Newcomers to the UAE prefer going the rental route rather than buy. Under pressure rents are making their choices easier. Pictured here is a junction in Bur Dubai. Image Credit: XPRESS Archive

Dubai: The steep decline in rents across Dubai is actually getting in the way of more home buyers entering the market.    

"For most people who have already purchased property, they have seen values soften in the last couple of years," said Murray Strang, head of Dubai office at Savills. "This does not create a strong momentum for new entrants in the market, who would rather prefer to wait awhile before buying property."

But that represents a plus for the rental market... and landlords in Dubai can heave some relief after a tiring two years. Even as new residential supply comes on-line, there are far more prospective tenants looking at leasing options.

“Whether it’s existing renters looking to re-negotiate current agreements or seeking alternative options to gain better value, coupled with new entrants, there has definitely been increased leasing activity," said Strang.

Savills has issued a new report talks about the increase in the number of first-time renters. Close to 30-35 per cent of total enquiries received for vacant units in Dubai and around 15 per cent in Abu Dhabi were from individuals who had recently moved to these cities or are planning to relocate in the near future.

“Given the downward pressure on residential capital values over the last three or four years, a greater share of new entrants to the market are opting to rent initially before committing long-term investment towards property," said Strang.

No plugging this pipeline

About 75,000 residential units are projected to complete in Dubai in the next 12-24 months, and close to 14,000 homes are to be handed over in Abu Dubai. With the addition of these projects onto existing supply, the market will continue to remain favourable towards tenants.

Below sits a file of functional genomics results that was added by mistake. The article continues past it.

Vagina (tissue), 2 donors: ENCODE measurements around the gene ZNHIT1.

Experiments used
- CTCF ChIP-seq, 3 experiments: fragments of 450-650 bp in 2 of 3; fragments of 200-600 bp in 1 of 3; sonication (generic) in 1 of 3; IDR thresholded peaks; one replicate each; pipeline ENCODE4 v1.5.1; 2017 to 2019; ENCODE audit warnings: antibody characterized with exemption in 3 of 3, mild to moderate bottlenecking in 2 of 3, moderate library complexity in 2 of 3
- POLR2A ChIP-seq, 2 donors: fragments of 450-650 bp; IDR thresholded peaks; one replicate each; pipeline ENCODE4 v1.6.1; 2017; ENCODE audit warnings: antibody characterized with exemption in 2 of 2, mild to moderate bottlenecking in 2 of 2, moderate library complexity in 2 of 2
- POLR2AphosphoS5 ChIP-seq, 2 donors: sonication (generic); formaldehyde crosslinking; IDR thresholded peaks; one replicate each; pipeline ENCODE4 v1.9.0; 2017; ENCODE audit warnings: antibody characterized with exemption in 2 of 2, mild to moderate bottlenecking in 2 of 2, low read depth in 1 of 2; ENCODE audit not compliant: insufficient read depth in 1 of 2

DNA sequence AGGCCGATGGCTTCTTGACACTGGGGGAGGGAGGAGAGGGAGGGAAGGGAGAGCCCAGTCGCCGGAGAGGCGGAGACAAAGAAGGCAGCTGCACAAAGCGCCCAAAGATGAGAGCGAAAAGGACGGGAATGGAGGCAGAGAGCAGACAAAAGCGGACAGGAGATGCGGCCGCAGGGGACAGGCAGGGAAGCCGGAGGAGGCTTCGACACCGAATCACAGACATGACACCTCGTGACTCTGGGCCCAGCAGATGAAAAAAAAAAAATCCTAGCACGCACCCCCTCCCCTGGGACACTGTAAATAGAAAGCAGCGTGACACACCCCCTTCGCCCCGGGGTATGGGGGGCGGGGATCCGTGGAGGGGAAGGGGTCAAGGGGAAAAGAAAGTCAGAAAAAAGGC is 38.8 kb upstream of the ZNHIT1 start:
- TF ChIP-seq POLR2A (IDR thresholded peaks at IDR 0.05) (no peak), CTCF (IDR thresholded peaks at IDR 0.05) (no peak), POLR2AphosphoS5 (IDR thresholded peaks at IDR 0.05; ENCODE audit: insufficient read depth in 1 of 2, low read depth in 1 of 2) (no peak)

They may continue to benefit from current incentives such as rent-free periods, furnished apartments, and multiple cheque payments in a subdued rental marketplace. “It will be exciting to see how the publicity that Expo 2020 Dubai triggers into investment beyond that period," the report notes. 

Watch out for these trends

There is more to real estate in Dubai than residential options. Savills reckons that vertical farming, cloud kitchens, e-commerce, start-ups and co-working requirements will influence the property landscape.

There is a marked increase in enquiry and take-up of medium- to large warehouse accommodation by vertical farm operators and cloud kitchen service providers, mostly at Dubai Investments Park (DIP) and Al Quoz, respectively. 

The cloud kitchen concept has multiple vendors and cuisines prepared at a single site for delivery purposes. This  off-site location allows vendors to save costs and offer highly competitive prices and delivery times to an ever-increasing customer base, said Strang.

"While a prime restaurant space would cost anything ranging between Dh150-Dh200 per square foot, a backend space in a warehouse could cost between Dh25-Dh50, depending upon the location."

Co-working and co-living

Global co-working operators are evaluating options to expand their presence in the country. For instance, WeWork opened its first co-working space at Abu Dhabi Global Market (ADGM) at a time when the capital is actively promoting the start-up ecosystem. Co-living projects are currently being experimented by Emaar.